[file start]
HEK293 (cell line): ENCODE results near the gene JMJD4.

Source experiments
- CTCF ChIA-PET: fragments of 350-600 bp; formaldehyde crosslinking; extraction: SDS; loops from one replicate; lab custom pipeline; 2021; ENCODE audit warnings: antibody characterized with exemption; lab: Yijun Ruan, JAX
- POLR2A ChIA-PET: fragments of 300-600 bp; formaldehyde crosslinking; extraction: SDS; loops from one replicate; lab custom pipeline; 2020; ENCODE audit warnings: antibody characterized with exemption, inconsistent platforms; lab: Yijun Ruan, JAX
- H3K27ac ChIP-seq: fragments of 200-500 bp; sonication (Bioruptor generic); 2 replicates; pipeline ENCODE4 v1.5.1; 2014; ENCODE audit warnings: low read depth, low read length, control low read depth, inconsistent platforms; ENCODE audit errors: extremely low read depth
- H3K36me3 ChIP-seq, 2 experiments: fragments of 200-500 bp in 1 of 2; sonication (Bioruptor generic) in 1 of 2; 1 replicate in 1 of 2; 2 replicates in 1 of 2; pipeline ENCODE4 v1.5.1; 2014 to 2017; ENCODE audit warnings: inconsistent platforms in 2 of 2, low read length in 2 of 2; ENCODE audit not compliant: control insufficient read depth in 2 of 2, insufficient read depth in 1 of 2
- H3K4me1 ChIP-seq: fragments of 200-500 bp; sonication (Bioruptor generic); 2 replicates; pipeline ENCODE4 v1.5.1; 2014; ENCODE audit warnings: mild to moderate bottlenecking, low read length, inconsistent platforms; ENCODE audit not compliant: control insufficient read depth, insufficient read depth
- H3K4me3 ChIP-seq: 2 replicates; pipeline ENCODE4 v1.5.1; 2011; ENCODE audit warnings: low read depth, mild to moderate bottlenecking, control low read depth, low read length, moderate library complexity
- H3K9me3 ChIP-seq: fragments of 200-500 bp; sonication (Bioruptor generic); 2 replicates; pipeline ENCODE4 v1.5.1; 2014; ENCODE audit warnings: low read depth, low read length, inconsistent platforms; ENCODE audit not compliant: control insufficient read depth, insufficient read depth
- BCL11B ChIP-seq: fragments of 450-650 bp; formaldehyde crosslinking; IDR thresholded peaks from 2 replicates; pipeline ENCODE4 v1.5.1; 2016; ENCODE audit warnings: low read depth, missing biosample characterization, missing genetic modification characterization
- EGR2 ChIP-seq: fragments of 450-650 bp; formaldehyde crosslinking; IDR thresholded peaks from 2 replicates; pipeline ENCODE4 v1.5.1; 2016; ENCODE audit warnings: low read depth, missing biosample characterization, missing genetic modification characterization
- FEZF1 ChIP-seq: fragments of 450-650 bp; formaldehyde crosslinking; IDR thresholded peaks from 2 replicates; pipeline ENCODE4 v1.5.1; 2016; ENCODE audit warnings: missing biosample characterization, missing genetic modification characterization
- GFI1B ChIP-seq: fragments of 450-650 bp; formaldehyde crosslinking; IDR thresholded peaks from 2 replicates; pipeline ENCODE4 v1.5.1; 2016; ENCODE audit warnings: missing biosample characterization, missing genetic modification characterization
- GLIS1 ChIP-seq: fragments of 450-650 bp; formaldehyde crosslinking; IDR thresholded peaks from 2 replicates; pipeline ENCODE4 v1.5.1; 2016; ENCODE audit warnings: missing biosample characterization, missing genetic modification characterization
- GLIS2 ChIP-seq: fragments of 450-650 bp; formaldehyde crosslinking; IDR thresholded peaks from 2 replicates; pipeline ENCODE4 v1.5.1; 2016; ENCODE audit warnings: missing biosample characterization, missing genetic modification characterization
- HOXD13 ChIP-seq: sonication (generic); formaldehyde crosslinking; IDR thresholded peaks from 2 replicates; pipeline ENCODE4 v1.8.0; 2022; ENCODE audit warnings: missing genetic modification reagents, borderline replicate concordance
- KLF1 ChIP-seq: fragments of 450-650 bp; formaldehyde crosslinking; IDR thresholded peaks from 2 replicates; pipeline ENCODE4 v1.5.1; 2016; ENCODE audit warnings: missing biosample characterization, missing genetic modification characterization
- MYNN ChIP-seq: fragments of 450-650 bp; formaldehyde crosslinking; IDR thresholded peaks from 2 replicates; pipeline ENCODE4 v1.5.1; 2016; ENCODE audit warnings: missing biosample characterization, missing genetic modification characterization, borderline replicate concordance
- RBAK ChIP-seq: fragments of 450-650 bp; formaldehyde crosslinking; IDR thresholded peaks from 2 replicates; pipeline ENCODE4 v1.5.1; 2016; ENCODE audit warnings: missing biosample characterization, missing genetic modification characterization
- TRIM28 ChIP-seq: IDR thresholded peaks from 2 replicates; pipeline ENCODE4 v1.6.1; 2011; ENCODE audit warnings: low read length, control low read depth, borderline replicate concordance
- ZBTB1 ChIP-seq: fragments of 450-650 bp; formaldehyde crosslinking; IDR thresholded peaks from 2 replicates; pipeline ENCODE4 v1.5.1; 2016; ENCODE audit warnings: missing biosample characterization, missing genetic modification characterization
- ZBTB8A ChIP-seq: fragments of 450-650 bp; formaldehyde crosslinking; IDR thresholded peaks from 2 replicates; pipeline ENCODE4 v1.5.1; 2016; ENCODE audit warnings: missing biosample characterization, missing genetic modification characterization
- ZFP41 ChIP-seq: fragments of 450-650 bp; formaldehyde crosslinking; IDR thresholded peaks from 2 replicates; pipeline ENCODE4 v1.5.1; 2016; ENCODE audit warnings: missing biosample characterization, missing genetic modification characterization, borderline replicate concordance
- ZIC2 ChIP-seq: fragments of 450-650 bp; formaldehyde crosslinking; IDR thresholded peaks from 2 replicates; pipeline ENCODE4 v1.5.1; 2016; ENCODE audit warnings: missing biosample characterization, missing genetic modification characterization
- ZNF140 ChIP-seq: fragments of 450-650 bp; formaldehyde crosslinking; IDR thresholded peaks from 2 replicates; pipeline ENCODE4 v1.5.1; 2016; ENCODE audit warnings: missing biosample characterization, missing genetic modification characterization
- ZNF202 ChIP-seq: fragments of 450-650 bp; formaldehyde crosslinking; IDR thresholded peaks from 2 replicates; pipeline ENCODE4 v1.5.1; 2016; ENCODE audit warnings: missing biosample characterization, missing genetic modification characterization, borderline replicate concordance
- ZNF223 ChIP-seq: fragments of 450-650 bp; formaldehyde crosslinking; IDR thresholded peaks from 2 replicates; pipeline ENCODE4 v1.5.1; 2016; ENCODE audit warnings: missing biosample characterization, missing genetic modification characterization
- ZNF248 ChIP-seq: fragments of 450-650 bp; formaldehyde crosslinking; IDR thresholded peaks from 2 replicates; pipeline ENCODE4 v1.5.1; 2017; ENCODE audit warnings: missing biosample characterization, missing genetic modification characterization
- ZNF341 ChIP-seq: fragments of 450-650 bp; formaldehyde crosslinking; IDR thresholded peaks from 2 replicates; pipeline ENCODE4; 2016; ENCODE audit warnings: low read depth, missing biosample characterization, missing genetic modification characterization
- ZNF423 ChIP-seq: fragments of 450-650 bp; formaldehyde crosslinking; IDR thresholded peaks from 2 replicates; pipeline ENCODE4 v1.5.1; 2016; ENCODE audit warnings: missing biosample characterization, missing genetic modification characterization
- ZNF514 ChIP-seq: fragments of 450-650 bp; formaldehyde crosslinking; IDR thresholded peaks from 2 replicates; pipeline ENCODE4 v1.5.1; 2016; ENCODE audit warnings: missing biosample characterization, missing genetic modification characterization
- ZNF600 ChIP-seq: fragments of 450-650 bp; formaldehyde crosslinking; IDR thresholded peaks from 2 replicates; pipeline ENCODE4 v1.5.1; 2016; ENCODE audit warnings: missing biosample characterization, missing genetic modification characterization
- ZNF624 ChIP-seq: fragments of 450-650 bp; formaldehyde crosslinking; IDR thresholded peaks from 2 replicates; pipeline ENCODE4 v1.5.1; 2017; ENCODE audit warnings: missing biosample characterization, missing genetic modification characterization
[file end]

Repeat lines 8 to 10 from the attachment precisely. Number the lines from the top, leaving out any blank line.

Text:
- H3K4me3 ChIP-seq: 2 replicates; pipeline ENCODE4 v1.5.1; 2011; ENCODE audit warnings: low read depth, mild to moderate bottlenecking, control low read depth, low read length, moderate library complexity
- H3K9me3 ChIP-seq: fragments of 200-500 bp; sonication (Bioruptor generic); 2 replicates; pipeline ENCODE4 v1.5.1; 2014; ENCODE audit warnings: low read depth, low read length, inconsistent platforms; ENCODE audit not compliant: control insufficient read depth, insufficient read depth
- BCL11B ChIP-seq: fragments of 450-650 bp; formaldehyde crosslinking; IDR thresholded peaks from 2 replicates; pipeline ENCODE4 v1.5.1; 2016; ENCODE audit warnings: low read depth, missing biosample characterization, missing genetic modification characterization